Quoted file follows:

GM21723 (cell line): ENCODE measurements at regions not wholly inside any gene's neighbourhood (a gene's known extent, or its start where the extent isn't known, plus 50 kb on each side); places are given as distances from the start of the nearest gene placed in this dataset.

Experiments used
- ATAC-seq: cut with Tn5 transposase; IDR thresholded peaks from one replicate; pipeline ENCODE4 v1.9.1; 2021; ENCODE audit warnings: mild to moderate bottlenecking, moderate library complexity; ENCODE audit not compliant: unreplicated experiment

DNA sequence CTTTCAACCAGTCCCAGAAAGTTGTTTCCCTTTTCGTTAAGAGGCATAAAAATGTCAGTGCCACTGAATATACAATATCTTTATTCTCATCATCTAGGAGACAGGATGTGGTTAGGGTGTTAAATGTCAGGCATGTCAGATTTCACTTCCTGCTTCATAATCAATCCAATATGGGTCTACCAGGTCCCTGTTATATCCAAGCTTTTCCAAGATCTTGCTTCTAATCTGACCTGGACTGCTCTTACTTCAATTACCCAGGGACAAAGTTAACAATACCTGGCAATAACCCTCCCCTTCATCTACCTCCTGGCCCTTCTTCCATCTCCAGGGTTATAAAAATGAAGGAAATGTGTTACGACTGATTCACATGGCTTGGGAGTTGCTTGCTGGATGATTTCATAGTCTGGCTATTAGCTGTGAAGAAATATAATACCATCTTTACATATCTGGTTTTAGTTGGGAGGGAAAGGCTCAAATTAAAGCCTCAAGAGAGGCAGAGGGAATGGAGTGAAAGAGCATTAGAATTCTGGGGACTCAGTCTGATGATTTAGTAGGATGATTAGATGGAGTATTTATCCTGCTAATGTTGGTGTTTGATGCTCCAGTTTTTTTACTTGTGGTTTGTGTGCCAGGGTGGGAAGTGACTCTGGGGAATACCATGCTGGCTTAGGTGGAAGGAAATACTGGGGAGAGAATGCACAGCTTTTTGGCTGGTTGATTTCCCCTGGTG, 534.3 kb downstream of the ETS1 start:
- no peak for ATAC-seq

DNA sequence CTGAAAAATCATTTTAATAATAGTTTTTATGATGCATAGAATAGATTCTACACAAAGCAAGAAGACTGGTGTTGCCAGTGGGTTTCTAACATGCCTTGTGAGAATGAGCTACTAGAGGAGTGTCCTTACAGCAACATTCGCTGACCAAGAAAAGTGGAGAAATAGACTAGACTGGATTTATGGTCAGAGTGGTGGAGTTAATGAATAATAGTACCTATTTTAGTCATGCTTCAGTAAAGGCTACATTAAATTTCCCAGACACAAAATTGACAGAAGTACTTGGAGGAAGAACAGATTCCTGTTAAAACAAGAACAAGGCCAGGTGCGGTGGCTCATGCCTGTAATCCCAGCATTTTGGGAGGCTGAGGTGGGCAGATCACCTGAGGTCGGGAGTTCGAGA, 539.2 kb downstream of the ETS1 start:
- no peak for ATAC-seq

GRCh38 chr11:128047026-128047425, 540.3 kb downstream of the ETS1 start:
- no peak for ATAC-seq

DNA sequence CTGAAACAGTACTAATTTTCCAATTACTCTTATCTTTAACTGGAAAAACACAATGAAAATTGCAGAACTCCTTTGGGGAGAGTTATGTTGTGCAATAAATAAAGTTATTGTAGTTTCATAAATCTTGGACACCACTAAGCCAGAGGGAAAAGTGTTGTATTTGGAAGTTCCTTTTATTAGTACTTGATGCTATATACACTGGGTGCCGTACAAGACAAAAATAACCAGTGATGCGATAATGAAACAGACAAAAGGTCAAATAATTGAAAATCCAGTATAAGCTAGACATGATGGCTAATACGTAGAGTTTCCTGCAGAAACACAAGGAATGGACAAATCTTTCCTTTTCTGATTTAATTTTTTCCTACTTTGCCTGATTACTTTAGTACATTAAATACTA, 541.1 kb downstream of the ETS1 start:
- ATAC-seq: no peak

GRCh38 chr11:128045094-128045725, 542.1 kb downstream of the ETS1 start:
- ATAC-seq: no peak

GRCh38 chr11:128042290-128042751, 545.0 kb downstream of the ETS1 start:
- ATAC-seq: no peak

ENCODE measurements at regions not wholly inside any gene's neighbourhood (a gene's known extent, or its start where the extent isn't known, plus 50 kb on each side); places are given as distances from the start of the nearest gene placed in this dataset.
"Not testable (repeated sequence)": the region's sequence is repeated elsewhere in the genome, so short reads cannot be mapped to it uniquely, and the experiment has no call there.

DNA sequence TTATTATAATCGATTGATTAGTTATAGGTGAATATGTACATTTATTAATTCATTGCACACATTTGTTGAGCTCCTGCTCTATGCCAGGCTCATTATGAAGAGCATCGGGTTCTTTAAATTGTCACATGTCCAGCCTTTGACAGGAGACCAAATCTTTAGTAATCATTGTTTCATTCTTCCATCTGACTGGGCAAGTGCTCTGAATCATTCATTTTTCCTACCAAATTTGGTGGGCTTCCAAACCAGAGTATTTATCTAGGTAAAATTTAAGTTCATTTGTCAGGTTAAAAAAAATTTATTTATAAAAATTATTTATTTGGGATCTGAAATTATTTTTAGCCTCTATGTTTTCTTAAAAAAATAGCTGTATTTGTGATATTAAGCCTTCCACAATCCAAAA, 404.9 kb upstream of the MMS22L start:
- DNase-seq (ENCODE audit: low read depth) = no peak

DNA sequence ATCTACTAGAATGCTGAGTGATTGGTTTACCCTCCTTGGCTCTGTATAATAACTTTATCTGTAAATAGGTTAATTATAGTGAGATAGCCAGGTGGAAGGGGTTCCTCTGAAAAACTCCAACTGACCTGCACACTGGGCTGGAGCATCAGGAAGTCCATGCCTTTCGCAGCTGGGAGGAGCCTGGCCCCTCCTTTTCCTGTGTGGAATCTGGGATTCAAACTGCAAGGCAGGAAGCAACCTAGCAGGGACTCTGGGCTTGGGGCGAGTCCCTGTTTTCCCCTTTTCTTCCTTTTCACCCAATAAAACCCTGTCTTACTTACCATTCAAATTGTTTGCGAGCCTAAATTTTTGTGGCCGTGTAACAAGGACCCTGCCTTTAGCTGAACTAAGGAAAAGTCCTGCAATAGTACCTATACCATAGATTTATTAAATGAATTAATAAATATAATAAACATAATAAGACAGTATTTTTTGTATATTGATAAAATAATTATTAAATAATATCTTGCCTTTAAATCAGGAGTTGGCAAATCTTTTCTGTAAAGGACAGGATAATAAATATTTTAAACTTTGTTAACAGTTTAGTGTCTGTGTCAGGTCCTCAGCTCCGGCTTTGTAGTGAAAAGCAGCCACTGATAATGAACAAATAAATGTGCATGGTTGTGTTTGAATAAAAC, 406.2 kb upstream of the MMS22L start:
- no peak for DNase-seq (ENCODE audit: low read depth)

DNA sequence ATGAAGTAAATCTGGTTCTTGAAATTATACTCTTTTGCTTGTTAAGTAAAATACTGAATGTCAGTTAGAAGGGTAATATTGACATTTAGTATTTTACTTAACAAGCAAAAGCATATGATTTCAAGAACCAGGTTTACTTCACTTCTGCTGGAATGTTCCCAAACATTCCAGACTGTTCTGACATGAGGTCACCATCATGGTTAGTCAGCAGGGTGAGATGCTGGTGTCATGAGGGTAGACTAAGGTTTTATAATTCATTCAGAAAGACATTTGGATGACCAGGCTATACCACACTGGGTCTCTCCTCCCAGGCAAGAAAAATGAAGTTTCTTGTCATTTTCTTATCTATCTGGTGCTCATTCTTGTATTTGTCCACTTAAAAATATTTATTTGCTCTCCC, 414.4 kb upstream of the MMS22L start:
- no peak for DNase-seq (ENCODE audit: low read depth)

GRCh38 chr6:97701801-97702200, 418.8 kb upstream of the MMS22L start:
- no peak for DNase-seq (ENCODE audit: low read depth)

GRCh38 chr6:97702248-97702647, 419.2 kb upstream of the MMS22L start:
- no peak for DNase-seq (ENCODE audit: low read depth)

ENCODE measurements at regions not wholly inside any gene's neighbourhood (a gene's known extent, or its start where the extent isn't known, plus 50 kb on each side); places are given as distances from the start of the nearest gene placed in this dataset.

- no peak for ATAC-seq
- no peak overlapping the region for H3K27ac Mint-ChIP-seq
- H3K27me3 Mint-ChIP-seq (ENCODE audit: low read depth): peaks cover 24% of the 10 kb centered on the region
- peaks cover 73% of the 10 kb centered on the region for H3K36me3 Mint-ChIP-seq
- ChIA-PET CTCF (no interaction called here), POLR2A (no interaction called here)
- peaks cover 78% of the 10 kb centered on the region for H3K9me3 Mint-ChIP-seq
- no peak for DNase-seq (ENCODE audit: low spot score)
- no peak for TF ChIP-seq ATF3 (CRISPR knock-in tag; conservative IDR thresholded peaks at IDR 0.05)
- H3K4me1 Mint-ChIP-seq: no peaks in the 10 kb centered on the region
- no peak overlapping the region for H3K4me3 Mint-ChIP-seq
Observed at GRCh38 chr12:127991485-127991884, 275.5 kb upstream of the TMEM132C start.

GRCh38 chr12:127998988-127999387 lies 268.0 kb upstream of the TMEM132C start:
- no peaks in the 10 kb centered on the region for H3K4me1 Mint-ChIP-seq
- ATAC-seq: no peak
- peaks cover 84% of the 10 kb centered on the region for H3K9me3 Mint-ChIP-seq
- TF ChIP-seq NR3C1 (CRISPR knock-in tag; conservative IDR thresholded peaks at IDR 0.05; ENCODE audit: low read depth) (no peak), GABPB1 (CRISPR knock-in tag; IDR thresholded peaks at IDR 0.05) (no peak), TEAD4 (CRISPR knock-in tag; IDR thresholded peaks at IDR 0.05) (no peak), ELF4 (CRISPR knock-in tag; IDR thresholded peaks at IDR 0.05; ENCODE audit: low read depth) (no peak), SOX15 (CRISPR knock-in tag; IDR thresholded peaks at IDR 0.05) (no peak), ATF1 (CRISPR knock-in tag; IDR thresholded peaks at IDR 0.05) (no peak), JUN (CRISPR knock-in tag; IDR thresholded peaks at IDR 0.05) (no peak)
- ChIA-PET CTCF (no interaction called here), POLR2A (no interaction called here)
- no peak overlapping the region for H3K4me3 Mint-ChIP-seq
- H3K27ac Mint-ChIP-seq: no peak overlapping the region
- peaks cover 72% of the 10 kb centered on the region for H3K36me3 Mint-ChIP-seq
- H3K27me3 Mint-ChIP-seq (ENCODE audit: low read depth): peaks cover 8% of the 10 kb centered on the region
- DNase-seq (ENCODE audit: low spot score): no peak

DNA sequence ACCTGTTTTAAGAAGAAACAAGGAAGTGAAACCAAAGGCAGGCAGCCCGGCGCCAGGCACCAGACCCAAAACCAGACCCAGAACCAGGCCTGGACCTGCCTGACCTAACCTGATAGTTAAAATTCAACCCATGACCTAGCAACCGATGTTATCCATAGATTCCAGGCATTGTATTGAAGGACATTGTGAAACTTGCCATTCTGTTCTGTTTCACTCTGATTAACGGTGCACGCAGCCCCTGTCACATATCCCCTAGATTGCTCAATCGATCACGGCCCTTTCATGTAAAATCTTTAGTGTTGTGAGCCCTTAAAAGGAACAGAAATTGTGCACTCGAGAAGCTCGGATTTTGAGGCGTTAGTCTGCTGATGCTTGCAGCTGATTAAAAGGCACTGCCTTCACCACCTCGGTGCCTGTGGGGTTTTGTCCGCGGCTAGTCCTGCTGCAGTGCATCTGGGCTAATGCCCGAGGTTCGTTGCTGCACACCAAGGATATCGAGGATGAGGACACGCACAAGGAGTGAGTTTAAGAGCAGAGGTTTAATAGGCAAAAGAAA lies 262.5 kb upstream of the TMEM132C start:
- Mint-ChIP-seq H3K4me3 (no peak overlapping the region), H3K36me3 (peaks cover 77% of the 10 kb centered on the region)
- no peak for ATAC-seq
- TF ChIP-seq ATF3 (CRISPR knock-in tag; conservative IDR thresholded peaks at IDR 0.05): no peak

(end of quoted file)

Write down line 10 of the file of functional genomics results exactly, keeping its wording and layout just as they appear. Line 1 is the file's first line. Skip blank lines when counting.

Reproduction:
DNA sequence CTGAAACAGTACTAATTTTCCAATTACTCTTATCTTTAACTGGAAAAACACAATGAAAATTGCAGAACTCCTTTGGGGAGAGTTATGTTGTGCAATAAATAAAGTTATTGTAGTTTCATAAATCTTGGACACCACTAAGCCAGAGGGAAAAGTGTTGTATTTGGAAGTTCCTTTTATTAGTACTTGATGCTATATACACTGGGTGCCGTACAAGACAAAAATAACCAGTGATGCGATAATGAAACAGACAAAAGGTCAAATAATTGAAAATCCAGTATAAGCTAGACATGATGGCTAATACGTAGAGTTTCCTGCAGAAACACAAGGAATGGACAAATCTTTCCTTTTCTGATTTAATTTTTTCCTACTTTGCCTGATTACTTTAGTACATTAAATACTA, 541.1 kb downstream of the ETS1 start: